Six British athletes advance on the first day of World U20 Championships action, while Australia’s Ashley Moloney impresses in the decathlon
Three titles were won on the first day of the IAAF World U20 Championships in Tampere, Finland, with Rhonex Kipruto, Kyle Blignaut and Beatrice Chebet claiming victories at a warm Ratina Stadium.
Six British athletes were among those to advance in their respective events on the opening day, while Australia’s Ashley Moloney was impressive in the decathlon.
The first gold was gained by Kenya’s Chebet as she won her nation’s first women’s 5000m title at this event. Clocking a 15:30.77 PB, the 18-year-old narrowly denied Ejgayehu Taye from continuing an Ethiopian win streak which goes back to 2008.
Taye secured silver in a PB of 15:30.87, while her team-mate Girmawit Gebrzihair claimed bronze in 15:34.01.
Kenya also secured success in the men’s 10,000m as Kipruto strode over the finish line with a championship record-breaking time of 27:21.08 on the clock for a clear win ahead of Uganda’s Jacob Kiplimo with 27:40.36. Ethiopia’s Berihu Aregawi was third in 27:48.41, while Kenya’s Solomon Boit faded to fourth in 27:57.44.
Kipruto clocked 13:57 for the first 5000m but the second half of the 18-year-old’s race was an impressive 13:24 as he improved on his previous track best of 27:49, while he had run 27:08 for the fastest ever 10km on US soil at the UAE Healthy Kidney 10K in New York in April.
While Kipruto’s win was dominant, the men’s shot put final could hardly have been closer, with just a single centimetre separating the top two. South Africa’s Blignaut got the gold thanks to his 22.07m PB effort to beat USA’s Adrian Piperi with 22.06m.
In an exciting contest, Blignaut had led until Piperi’s 22.06m PB in the fifth round but the South African responded by going one centimetre further with his own fifth throw and neither athlete could improve in the final round.
Odysseas Mouzenidis of Greece secured bronze with a throw of 21.07m.
Moloney leads decathlon
Australia’s Moloney enjoyed a superb start to his decathlon campaign as he clocked 10.51 in the 100m to break the world under-20 decathlon best but then two fouls in the long jump saw him play it safe with his third-round leap which was recorded at 7.06m.
France’s Makenson Gletty moved ahead after the shot put as he threw a best of 16.03m to Moloney’s 12.83m but the Australian regained the lead with a big PB and championship decathlon best clearance of 2.10m in the high jump.
Another world U20 decathlon best followed in the 400m as Moloney clocked 46.86, while Gletty pulled up injured. At the end of the first day, Moloney’s 4319-point tally saw him lead ahead of his team-mate Gary Haasbroek with 4103.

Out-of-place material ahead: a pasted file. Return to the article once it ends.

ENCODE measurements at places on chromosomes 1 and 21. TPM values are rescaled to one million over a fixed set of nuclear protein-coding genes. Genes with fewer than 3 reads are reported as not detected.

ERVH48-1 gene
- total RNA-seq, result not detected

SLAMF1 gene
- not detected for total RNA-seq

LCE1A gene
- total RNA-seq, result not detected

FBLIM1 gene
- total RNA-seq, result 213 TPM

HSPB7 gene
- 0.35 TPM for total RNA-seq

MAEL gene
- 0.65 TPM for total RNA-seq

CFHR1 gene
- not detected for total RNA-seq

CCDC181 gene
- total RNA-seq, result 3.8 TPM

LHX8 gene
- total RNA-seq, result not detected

Six Brits advance
Among the British athletes to progress was joint team captain Molly Caudery as she booked her place in the pole vault final after being among the top 12 with her 4.20m clearance in qualifying.
“It means everything to get to the final,” she said. “World Juniors was my focus at the start of the year.
“Last year I said this was where I wanted to peak and do well at so just to get to the final is the next step and then be up on that podium on Thursday.”
Dom Ashwell equalled his PB with 10.36 while his fellow Brit Chad Miller improved his own lifetime best to 10.33 as both athletes won their 100m heats to progress to the semi-finals, while Isabelle Boffey (2:11.43) and Katy-Ann McDonald (2:07.24) both advanced to the 800m semi-finals after placing second in their respective heats.
Ethiopia’s world indoor champion Samuel Tefera won his 1500m heat in 3:44.48 and GB’s Jake Heyward will be among those joining him in the final as he ran 3:45.45 for third. Other heat winners were Norway’s Jakob Ingebrigtsen with 3:51.34 and Kenya’s Justus Soget with 3:44.70.
Pre-event favourite Celliphine Chepteek Chespol of Kenya, who ran her world under-20 record of 8:58.78 last year, won the first 3000m steeplechase heat in 9:45.60, while GB’s Holly Page ran 10:35.36 for 11th in the second heat which was won by Bahrain’s Winfred Mutile Yavi in 9:52.23, but that wasn’t enough to see the Brit make the final.
Another pre-championships favourite, Hima Das of India, went quickest in the first round of the 400m, clocking 52.25 to cruise through to the semi-finals.
» Results can be found here, while the July 19 edition of AW will include full coverage